Chagas' disease or human American trypanosomiasis is caused by Trypanosoma cruzi, a parasite that is transmitted to humans by the faeces of blood-sucking triatomine bugs, by blood transfusion, and transplacentally. Chagas' disease has several successive phases: infection, acute, latent and chronic.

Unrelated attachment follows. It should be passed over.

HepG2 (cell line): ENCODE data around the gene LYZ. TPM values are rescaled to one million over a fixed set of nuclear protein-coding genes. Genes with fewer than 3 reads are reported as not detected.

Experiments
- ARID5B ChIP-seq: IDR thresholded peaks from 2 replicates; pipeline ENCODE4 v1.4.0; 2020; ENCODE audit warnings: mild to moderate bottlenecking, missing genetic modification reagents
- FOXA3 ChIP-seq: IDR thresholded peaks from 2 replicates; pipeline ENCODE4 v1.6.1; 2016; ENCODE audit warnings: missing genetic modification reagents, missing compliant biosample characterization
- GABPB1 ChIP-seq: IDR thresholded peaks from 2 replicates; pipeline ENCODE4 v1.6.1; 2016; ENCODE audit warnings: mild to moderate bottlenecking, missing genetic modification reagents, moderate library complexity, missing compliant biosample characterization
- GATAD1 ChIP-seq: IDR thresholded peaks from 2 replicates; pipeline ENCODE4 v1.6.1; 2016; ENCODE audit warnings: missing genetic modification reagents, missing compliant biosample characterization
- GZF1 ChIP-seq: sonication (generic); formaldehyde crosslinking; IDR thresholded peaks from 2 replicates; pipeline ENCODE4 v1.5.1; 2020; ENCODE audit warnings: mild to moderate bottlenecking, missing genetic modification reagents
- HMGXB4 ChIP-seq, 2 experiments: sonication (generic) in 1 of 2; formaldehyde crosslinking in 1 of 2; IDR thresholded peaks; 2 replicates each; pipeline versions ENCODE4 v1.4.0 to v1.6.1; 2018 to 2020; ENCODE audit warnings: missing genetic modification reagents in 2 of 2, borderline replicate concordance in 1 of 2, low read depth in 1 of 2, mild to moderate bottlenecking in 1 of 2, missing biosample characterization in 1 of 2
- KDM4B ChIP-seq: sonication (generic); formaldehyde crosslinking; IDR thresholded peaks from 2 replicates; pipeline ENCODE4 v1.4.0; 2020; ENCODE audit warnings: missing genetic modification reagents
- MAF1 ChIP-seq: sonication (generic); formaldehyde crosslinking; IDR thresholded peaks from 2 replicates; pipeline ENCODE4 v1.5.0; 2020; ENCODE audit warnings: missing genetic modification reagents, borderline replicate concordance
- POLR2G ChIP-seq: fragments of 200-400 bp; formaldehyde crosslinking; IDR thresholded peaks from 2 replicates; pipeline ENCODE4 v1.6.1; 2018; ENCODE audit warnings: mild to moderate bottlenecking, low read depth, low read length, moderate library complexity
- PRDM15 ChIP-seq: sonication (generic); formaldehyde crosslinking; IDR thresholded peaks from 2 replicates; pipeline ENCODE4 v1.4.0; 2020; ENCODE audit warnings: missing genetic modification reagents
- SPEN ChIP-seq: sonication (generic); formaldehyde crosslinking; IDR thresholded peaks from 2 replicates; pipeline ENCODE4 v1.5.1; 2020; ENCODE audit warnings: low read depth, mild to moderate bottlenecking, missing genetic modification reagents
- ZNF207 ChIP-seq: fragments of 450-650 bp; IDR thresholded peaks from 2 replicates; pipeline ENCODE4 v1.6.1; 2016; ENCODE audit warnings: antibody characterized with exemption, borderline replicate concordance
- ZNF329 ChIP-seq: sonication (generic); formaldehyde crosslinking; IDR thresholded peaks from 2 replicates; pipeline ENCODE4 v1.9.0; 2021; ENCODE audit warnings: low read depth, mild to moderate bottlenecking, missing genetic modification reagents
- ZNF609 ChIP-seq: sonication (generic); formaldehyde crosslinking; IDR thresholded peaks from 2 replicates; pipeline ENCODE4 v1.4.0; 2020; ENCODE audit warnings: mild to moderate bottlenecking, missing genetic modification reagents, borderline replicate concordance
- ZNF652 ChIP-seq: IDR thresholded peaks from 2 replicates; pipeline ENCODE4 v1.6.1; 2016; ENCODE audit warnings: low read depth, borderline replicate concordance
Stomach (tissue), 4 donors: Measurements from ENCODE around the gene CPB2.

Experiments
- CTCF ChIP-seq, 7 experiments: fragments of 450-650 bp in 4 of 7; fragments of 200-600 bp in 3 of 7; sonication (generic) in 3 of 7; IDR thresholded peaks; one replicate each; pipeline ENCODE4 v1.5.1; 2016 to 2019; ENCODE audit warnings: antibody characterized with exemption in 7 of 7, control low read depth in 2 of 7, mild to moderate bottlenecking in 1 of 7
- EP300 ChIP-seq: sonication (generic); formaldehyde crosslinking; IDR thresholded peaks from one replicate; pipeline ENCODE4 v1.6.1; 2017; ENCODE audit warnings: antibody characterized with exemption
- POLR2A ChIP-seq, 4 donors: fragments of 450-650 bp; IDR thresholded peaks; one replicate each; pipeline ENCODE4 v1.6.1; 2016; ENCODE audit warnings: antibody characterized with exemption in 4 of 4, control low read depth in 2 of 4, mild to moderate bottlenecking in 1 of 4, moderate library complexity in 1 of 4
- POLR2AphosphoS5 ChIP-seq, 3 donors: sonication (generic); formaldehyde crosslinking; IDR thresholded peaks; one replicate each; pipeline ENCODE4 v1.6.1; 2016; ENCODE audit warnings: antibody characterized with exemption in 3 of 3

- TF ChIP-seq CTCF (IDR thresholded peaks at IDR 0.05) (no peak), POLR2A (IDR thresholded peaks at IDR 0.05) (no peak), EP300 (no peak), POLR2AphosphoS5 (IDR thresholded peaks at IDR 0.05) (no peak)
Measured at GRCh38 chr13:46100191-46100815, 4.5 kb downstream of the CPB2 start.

Diagnosis by PCR may be valuable regarding both its specificity and sensitivity. Use of PCR for detecting Trypanosoma cruzi infection in acute phase patients as well as in neonates was shown to be very sensitive. PCR was also shown to be the most useful tool for assessing parasitological cure after specific treatment. In case of chronic phase patients, parasitic load may be very low and the high sensitivity of PCR could be a valuable tool for assessing the parasitological status of the patient.